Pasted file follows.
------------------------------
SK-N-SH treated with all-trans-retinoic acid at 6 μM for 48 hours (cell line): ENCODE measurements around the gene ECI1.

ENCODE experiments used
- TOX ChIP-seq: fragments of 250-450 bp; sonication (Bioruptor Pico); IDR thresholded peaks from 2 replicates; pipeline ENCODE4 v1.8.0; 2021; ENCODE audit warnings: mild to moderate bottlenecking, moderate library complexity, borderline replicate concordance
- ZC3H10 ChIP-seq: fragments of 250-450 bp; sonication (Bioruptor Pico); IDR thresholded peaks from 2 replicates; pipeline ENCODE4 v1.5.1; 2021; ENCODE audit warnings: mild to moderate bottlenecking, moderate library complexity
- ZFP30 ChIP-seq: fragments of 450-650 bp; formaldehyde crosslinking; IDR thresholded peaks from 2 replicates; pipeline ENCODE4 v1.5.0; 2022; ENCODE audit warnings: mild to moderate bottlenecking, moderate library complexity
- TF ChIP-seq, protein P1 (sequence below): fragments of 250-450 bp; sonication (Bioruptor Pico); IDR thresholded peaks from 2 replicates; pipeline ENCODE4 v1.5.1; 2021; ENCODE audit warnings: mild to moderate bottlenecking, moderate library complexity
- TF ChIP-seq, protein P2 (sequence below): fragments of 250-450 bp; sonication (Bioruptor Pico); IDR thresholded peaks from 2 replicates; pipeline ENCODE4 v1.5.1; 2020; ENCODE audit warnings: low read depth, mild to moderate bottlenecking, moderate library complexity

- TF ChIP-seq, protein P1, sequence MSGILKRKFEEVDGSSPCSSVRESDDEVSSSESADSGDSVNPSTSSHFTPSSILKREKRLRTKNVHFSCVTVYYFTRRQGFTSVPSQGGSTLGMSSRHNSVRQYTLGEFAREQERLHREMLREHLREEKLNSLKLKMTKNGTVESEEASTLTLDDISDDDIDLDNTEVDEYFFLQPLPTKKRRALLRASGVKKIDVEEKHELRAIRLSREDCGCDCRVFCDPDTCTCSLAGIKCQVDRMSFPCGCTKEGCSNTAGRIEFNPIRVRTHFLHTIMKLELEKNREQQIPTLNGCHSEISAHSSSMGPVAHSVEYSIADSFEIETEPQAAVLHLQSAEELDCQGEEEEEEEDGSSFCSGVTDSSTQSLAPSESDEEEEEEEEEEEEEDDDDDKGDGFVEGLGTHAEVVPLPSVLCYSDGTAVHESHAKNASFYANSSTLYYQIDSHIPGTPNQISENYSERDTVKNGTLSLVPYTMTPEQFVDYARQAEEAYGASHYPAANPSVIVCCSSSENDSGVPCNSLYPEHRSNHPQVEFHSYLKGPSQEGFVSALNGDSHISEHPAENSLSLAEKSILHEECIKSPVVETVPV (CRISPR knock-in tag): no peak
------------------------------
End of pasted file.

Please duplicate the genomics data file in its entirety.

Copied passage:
SK-N-SH treated with all-trans-retinoic acid at 6 μM for 48 hours (cell line): ENCODE measurements around the gene ECI1.

ENCODE experiments used
- TOX ChIP-seq: fragments of 250-450 bp; sonication (Bioruptor Pico); IDR thresholded peaks from 2 replicates; pipeline ENCODE4 v1.8.0; 2021; ENCODE audit warnings: mild to moderate bottlenecking, moderate library complexity, borderline replicate concordance
- ZC3H10 ChIP-seq: fragments of 250-450 bp; sonication (Bioruptor Pico); IDR thresholded peaks from 2 replicates; pipeline ENCODE4 v1.5.1; 2021; ENCODE audit warnings: mild to moderate bottlenecking, moderate library complexity
- ZFP30 ChIP-seq: fragments of 450-650 bp; formaldehyde crosslinking; IDR thresholded peaks from 2 replicates; pipeline ENCODE4 v1.5.0; 2022; ENCODE audit warnings: mild to moderate bottlenecking, moderate library complexity
- TF ChIP-seq, protein P1 (sequence below): fragments of 250-450 bp; sonication (Bioruptor Pico); IDR thresholded peaks from 2 replicates; pipeline ENCODE4 v1.5.1; 2021; ENCODE audit warnings: mild to moderate bottlenecking, moderate library complexity
- TF ChIP-seq, protein P2 (sequence below): fragments of 250-450 bp; sonication (Bioruptor Pico); IDR thresholded peaks from 2 replicates; pipeline ENCODE4 v1.5.1; 2020; ENCODE audit warnings: low read depth, mild to moderate bottlenecking, moderate library complexity

- TF ChIP-seq, protein P1, sequence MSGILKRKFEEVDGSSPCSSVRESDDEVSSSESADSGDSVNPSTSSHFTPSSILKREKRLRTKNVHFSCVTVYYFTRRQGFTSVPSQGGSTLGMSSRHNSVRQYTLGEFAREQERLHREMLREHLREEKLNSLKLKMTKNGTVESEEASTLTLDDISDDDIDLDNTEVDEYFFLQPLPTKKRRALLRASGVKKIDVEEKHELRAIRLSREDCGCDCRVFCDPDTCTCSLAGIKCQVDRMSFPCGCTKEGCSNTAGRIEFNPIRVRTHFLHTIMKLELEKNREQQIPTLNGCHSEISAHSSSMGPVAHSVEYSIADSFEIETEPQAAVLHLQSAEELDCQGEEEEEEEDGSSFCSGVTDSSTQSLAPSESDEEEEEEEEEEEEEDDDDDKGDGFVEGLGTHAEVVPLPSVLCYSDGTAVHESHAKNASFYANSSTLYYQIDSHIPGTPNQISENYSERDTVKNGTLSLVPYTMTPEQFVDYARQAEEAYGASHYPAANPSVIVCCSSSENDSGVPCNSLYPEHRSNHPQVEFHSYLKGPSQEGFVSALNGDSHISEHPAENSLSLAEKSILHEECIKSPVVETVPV (CRISPR knock-in tag): no peak